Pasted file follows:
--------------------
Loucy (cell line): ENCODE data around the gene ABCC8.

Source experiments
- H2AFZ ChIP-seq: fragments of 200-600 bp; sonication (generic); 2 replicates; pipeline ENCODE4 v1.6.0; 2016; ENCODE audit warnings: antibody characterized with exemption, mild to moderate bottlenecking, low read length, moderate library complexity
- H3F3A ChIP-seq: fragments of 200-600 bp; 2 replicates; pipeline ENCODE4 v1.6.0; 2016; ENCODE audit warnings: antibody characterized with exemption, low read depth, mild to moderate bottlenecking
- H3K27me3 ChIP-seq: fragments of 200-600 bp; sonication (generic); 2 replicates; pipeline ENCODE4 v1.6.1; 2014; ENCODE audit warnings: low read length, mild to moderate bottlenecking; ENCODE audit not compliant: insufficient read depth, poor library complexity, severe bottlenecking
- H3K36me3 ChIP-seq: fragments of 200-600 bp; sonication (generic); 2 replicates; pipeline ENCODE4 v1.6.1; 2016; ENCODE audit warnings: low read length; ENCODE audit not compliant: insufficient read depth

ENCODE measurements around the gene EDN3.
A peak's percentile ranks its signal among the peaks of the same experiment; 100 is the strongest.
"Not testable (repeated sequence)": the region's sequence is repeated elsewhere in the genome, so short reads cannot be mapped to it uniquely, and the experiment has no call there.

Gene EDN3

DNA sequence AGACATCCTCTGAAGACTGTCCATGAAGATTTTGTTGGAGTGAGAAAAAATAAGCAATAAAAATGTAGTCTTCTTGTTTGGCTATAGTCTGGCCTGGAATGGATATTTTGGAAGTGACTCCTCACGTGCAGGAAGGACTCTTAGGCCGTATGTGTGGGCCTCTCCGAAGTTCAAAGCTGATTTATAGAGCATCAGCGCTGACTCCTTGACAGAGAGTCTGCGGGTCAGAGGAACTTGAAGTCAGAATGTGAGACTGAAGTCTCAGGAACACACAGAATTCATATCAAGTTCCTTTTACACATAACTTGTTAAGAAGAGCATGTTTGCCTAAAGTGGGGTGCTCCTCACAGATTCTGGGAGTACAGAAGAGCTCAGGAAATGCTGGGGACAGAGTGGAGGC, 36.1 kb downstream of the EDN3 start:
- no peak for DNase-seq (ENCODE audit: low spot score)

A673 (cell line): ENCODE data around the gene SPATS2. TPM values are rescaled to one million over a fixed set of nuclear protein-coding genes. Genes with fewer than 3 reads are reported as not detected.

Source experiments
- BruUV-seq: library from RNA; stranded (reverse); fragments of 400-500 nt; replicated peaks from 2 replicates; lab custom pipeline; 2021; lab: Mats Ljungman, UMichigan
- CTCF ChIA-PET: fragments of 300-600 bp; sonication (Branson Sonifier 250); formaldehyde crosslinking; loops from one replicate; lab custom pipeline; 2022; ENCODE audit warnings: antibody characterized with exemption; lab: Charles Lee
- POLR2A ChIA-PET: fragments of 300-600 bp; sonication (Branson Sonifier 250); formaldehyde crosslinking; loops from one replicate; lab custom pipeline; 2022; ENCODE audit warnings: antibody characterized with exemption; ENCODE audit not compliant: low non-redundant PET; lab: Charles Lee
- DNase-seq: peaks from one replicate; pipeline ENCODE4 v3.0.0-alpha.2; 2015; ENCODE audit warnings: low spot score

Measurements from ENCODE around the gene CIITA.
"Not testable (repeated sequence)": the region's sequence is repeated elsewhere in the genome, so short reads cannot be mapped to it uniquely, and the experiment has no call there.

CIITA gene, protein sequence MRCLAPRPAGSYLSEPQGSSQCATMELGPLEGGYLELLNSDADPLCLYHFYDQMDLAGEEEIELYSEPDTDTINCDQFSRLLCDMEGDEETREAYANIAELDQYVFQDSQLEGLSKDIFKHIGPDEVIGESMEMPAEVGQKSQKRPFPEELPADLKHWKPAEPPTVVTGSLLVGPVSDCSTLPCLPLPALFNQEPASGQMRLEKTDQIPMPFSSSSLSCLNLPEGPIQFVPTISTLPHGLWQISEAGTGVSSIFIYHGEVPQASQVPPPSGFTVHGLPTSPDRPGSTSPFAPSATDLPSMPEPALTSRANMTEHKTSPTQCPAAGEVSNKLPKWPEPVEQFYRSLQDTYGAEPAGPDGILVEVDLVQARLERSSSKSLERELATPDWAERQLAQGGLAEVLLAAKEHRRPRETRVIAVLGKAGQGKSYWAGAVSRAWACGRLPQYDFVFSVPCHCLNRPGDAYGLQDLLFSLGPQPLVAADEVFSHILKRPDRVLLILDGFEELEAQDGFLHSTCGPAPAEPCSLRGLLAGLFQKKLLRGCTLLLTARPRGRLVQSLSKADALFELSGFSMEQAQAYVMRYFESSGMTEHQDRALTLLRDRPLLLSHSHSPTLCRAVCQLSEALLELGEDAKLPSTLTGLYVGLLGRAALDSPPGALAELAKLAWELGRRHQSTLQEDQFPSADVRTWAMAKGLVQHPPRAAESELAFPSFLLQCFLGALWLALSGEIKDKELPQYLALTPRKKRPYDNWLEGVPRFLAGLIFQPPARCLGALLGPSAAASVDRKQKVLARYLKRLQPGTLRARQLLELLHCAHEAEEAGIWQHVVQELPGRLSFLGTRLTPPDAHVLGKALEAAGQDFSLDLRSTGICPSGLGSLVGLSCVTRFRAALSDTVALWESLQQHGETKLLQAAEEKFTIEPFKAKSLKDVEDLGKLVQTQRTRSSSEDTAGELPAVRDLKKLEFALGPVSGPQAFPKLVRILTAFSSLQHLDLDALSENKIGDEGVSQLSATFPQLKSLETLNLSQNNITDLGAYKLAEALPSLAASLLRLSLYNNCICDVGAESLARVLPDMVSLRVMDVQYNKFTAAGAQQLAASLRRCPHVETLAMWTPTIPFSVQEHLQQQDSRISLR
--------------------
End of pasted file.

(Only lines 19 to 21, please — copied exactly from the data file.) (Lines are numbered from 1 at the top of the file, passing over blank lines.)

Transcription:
Measurements from ENCODE around the gene CIITA.
"Not testable (repeated sequence)": the region's sequence is repeated elsewhere in the genome, so short reads cannot be mapped to it uniquely, and the experiment has no call there.

CIITA gene, protein sequence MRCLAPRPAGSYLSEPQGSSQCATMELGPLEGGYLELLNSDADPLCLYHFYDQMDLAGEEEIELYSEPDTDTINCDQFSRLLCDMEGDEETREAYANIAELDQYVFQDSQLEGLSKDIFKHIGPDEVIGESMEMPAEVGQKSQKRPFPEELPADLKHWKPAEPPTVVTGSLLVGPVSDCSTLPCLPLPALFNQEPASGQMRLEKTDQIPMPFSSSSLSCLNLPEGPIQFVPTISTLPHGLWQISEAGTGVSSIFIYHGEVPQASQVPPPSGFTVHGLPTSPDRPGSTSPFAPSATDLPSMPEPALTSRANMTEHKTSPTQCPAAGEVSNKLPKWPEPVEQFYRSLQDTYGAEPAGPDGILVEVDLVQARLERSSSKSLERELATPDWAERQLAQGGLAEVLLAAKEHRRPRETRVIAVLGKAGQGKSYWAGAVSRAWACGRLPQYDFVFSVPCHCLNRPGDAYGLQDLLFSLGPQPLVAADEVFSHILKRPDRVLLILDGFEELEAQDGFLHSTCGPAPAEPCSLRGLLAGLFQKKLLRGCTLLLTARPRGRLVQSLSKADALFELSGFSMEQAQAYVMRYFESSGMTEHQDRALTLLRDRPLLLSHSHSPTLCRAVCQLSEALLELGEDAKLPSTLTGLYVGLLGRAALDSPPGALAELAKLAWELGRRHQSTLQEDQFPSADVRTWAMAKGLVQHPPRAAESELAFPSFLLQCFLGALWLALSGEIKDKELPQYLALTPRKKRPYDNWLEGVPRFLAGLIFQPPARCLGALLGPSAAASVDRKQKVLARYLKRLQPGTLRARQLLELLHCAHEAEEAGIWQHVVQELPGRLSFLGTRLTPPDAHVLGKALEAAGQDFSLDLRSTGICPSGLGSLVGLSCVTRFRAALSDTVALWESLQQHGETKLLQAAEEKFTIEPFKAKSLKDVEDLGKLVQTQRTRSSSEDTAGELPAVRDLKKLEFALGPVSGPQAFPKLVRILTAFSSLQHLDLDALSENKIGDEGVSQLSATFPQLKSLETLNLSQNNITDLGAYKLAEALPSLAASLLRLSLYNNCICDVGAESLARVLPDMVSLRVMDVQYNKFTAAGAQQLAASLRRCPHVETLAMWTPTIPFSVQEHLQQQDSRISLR